Friday, December 01, 2006

Is Digital Photography Different?

For someone who has always used film cameras, especially large format or medium format cameras, the move to digital is difficult. It is difficult, not because they can't quickly master the technical stuff, but difficult because it changes much of the process of making their art. What they have seen is someone with a hand-size camera running through memory cards with the speed of a machine gun fire. Certainly large format image making is a slow process....time to observe and find the image, time to adjust the camera, time to insert to the film holders....all done with deliberation. Medium format image making is a little faster but typically those who shoot with a medium format camera also spend more time observing and making deliberate images. And there is also just the process...processing the film, looking at the negs, making contact sheets, making work prints. For most of us who have done that, there is a magic in some of these processes that we hate to give up.

Today, my friend Gloria Baker Feinstein wrote in her blog about her concerns of using a digital camera. It is a very thoughtful blog entry from a thoughtful and observant photographer who is betwix and between film and digital capture. I quote a small piece of the entry so I hope that you will go read it for yourself.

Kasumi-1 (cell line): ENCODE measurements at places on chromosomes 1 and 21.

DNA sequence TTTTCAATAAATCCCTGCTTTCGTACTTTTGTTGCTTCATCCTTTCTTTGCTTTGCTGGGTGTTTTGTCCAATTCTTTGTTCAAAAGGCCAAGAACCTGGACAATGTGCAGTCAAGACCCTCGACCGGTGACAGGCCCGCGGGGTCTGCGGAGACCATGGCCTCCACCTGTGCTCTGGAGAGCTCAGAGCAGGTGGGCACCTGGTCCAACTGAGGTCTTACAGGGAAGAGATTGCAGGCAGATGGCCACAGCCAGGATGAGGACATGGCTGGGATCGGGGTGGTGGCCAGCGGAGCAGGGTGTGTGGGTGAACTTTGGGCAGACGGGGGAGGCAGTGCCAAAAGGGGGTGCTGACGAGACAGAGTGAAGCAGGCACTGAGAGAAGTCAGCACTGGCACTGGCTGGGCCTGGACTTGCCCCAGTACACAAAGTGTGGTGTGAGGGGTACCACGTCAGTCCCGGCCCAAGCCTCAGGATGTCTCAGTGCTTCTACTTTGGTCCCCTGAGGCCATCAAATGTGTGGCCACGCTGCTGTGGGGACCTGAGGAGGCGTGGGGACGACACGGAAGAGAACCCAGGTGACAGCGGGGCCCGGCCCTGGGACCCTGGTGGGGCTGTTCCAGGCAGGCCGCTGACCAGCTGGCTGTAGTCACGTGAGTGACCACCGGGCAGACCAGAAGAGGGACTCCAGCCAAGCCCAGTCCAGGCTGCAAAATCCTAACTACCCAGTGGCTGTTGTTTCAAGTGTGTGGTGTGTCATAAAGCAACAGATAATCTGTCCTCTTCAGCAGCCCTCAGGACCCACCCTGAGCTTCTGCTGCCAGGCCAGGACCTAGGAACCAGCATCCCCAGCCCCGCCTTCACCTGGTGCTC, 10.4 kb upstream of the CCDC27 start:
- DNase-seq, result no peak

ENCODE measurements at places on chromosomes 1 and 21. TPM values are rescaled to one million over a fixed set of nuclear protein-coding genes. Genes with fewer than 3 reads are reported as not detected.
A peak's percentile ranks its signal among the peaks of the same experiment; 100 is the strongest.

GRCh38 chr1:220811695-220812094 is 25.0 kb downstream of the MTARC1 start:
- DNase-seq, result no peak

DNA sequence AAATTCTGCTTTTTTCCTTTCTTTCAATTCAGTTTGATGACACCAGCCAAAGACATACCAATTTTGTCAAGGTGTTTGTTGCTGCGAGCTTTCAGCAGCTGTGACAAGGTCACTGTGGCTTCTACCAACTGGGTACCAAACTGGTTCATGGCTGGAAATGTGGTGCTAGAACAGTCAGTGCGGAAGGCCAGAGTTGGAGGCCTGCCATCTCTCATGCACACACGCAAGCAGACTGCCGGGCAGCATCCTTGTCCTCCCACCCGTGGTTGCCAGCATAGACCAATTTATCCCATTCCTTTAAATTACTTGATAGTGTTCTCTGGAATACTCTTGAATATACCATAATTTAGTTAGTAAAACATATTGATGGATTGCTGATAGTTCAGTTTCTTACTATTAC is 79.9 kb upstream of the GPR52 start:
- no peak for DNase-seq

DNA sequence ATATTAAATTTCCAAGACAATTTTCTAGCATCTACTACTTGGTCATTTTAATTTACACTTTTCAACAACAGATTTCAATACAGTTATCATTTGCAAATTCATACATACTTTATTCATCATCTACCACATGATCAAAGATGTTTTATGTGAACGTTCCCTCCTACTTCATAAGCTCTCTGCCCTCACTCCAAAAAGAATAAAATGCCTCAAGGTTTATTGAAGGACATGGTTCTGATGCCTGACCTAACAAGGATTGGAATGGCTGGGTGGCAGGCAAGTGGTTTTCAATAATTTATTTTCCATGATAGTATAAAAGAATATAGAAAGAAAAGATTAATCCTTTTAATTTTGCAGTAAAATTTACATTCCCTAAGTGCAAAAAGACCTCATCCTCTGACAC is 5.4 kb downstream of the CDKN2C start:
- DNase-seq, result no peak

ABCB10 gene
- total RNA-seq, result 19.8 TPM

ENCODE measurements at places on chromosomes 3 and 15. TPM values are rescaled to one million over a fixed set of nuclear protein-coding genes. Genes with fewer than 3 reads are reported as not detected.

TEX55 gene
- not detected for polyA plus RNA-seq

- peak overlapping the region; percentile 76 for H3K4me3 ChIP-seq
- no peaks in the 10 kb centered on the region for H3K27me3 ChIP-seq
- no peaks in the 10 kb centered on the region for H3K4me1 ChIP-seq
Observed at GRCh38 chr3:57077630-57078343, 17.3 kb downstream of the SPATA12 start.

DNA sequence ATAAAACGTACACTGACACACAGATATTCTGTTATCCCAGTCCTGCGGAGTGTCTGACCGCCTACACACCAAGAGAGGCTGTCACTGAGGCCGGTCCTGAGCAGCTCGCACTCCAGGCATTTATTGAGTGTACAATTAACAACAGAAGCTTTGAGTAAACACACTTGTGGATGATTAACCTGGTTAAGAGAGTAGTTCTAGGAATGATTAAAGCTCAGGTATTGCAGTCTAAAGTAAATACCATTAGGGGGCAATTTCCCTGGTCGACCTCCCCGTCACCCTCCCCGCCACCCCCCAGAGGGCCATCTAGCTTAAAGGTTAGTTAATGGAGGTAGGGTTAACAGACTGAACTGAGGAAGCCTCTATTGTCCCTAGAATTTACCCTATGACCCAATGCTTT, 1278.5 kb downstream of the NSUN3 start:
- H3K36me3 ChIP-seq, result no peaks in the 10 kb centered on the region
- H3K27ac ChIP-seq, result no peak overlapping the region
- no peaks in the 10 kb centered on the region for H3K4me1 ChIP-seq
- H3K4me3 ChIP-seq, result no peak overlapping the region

I just hope we digital shooters don't forget that we still have to do the thinking, yes, even though cameras these days claim to do it all themselves. Patience, thoughtfulness, a keen sense of observation, and oh, yes, heart... I don't think even the most mega-pixeled camera on the market today can offer any of these features.

She is so right. Just because we change from film cameras to digital cameras, if we leave behind patience, thoughtfulness, a keen sense of observation and heart, we will have left behind the making of our own images.


Anonymous said...


Since I'm not a member of "Gloria's Team" and can't leave comments directly on her blog, please see that she see this reply to her concerns about going digital that I've posted on my journal site:

Anonymous said...

It seems by the breadth of digital cameras available -there is something for everyone in terms of complexity of use and "tweaking" options.

That said - I have felt through about 5 generations of digital cameras (and I am a least one behind right now) that I haven't seen great landscape shots. Mine always seem flat. They don't have the depth of film. Is this just me?

On my fifth camera I am just turning over into 7000 plus shots. Even with just processing film and getting proof sheets - that is a LOT of film.

There are a lot of fun benefits to digital including the vast flexibility of post processing - I think this hobby will grow - we will have to wait for the technology to get as good as film - because it will and then WATCH out.

Juan Calypso

Billie said...

Juan, You don't need to watch out. The day is here. Take a look at these, especially the set,
Tree, the beauty is in the details.
Detail, depth, it is all there. I've seen Ellie's prints, large prints like 22x28 and film couldn't do it any better.